Admiral (2008)

Admiral 1

Here’s one of those partial Great War Films I occasionally watch. For any one of a thousand reasons some of the films on my list aren’t primarily about the Great War but they do have something Great Warish (Great Warry?) about them. My film today is one of those films.

‘Admiral’ (2008) is a biopic of a Russian guy I knew absolutely nothing about. From wikipedia I’ve gleaned that Alexander Kolchak came from a minor noble family, he spent a fair amount of his early years on scientific research and cartographic missions to the polar regions. Later he would be instrumental in the rebuilding of the Russian Fleet following the Russo-Japanese war. By the start of the Great War he was in charge of his own warship (this is where the film kicks in so **SPOILER ALERT**) and would go on to lead the White Russians against the Bolsheviks in the Russian Revolution, become Supreme Ruler of Russia for about 18 months and then end up being executed and chucked into a freezing river.

Admiral 2

Although it starts during the Great War and the war is the catalyst of the story it’s not directly about the war. The story is much more about the two revolutions in Russia in 1917 and the subsequent Russian Civil War. Here’s a quiz question for you: in which month did the February Revolution of 1917 take place? Answer: March. It’s all down to the use in Russia of the Julian Calendar apparently compared to the Gregorian one. The February Revolution began on the 7th of March 1917. Also the October Revolution started in……you guessed it, November.

Anyway, enough of this Julian Calendar craziness. The film opens with some slightly dodgy CGI. I’m instantly reminded of ‘Canakkale 1915’ and groan lightly to myself. But it quickly improves. It’s a breath of fresh air to be honest. There aren’t many Great War Films set on boats so it’s instantly grabbed me by the balls. We are thrown into a battle and we get to see some quite jarring gore within the first few minutes. Is this setting the tone for what is to come? No. Other than a couple of land battle scenes later on that’s pretty much all the real action. From here on in it’s political machinations and, of course, a love story.

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The love story is really the essence of what the film is about, which is a bit of a shame. Alexander Kolchak is an interesting enough character that the film of his life could’ve gone in many different directions. It’s maybe a bit easy and lazy of the writers to choose a love story as a means of getting their story across. Why not challenge us, as viewers, with something a bit different rather than drag out a paint by numbers story. The love story begins with Kolchak stealing a subordinate’s girlfriend, wooing her and then quickly telling his wife to pack her bags and hop it, sharpish without seeming to give a toss about anyone’s feelings.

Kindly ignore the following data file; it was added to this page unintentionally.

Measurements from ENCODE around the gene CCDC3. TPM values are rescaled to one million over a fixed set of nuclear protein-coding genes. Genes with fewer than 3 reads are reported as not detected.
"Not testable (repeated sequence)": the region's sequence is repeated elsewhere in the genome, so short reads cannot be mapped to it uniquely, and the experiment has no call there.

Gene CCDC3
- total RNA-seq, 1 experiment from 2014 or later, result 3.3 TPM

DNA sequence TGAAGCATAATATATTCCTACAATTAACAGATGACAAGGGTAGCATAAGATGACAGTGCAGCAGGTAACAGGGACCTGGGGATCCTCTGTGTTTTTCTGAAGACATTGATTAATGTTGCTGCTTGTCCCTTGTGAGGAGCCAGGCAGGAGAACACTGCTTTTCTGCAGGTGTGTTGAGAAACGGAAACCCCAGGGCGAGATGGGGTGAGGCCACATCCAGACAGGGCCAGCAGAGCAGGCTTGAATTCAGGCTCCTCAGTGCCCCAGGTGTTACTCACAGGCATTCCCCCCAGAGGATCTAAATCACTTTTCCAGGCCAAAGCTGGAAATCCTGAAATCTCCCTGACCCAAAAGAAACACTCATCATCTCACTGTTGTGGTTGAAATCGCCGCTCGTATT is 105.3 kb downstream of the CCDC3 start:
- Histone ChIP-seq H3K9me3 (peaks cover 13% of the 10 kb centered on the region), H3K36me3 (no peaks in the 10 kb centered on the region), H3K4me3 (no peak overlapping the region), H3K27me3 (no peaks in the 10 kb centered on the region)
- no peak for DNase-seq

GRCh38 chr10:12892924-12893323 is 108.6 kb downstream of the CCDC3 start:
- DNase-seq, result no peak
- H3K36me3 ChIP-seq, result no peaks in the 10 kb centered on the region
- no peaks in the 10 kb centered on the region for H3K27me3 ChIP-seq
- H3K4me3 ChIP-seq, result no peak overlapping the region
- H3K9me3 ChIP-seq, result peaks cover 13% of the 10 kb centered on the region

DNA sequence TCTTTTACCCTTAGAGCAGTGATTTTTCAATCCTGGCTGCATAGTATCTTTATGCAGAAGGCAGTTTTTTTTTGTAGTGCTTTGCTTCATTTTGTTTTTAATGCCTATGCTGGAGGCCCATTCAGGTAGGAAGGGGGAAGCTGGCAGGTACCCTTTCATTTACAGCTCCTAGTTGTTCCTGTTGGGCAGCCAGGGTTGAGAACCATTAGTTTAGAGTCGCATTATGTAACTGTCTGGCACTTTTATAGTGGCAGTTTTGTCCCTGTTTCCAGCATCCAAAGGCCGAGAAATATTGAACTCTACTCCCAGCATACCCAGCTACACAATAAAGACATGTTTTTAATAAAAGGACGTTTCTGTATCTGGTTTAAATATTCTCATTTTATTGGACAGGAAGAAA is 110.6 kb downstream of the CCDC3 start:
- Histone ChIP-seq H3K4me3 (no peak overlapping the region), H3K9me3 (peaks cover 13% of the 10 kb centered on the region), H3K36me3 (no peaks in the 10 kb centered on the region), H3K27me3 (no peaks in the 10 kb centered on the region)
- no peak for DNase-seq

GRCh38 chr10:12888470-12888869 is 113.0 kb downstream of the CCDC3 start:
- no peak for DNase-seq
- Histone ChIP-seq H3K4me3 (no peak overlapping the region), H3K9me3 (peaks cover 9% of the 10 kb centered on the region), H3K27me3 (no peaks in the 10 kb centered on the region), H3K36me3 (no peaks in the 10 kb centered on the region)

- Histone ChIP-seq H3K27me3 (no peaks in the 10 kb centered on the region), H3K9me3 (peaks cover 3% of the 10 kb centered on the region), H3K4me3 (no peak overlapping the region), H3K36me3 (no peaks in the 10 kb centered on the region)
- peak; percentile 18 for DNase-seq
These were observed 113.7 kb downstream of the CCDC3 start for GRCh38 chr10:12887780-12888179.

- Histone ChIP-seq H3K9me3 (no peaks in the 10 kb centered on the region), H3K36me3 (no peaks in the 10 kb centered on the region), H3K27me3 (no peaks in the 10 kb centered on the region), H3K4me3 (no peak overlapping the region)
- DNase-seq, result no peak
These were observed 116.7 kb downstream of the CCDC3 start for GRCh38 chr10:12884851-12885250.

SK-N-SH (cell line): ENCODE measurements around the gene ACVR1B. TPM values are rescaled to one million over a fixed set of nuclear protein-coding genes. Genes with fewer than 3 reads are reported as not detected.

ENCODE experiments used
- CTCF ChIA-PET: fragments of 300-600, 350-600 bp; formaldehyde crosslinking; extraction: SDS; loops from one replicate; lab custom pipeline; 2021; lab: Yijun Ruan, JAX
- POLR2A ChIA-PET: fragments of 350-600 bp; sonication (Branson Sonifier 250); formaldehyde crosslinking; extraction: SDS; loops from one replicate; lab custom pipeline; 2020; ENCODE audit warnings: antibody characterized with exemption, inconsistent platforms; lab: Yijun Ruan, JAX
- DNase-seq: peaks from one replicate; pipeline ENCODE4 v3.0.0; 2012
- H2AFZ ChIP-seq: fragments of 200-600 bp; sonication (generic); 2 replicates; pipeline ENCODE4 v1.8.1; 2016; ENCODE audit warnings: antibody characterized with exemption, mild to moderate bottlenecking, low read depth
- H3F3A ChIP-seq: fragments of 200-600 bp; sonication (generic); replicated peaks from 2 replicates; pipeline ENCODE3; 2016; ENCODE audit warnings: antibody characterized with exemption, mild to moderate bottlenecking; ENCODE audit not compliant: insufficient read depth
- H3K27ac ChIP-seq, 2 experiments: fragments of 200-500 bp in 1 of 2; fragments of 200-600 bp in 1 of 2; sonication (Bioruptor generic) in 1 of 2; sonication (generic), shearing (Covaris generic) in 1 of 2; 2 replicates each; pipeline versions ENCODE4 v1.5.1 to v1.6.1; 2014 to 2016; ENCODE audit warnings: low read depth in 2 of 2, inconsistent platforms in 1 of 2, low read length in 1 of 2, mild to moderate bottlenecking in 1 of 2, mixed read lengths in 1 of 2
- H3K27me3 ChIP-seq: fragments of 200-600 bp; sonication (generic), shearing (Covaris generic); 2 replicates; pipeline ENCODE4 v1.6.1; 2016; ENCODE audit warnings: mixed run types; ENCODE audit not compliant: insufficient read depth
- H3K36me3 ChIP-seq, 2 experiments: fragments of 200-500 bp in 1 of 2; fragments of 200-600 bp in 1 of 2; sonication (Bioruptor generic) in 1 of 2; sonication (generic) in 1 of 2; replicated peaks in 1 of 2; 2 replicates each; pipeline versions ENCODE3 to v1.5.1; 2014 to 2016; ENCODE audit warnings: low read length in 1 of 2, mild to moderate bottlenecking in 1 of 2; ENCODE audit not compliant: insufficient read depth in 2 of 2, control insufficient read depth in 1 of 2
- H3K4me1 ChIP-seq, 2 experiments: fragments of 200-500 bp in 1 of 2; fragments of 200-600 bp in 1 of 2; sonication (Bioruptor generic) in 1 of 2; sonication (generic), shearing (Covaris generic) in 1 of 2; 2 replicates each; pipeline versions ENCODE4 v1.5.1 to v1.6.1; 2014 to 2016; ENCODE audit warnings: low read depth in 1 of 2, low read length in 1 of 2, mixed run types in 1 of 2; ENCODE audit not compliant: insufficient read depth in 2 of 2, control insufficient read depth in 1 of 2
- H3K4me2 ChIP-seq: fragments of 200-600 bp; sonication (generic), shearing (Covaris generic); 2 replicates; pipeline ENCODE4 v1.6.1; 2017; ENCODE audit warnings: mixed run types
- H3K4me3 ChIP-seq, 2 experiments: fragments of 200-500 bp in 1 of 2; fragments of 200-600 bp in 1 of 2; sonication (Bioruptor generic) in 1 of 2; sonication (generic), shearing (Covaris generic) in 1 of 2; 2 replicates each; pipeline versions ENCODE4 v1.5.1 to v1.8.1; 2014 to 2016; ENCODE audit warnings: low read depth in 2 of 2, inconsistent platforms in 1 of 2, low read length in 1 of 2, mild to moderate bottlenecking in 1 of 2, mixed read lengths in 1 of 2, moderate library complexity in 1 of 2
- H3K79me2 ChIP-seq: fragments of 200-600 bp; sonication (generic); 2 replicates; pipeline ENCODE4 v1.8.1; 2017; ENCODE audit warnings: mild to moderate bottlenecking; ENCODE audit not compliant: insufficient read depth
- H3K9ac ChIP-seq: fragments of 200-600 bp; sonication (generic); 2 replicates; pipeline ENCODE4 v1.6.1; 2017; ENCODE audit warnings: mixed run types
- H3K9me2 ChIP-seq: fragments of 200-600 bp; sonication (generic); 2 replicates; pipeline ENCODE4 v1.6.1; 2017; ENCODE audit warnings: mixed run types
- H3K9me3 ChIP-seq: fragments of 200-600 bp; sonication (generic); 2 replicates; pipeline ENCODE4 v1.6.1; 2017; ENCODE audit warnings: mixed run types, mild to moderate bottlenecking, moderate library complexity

The writers have at least kept in a lot of the historical stuff to go along with the love story guff. We get details about Kolchaks’ movements around Russia and his setting up of a Government seat in Omsk. We see the executions of various senior army personnel during the February Revolution and many of the push-pull political machinations of the Russian Civil War. Interesting Kolchak is considered a baddie by the majority of Russians for his pro-western/anti-Bolshevik stance. Apparently this majority view is slowly changing.

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There are the usual rubbish bits that I’ve grown to expect in movies like these. The CGI, as I said, is what you’d expect from a film knocked out in 2008. It’s okay but obviously not real. There’s the swelling orchestration used to elicit an emotional response in lieu of good writing and there’s the shitty love story which lacked any chemistry. On the plus side the naval battle scenes were excellent and the land battles, although lacking scale and re-enacted with minimal extras, was well put together and did manage to elicit at least a bit of emotion from me as a viewer.

Overall, I kind of liked it. The early sea battle scenes were refreshing and different to what else is out there and a historical document of the Russian Revolution is an interesting subject matter for me because I don’t know anything about it. I liked the historical accuracy, I didn’t like the love story but I kind of get why the writers had it in there. So, would I recommend it? Probably not. Well maybe, if you have an interest in the characters and battles of the Russian Revolution. Clicky Clicky if this is you.

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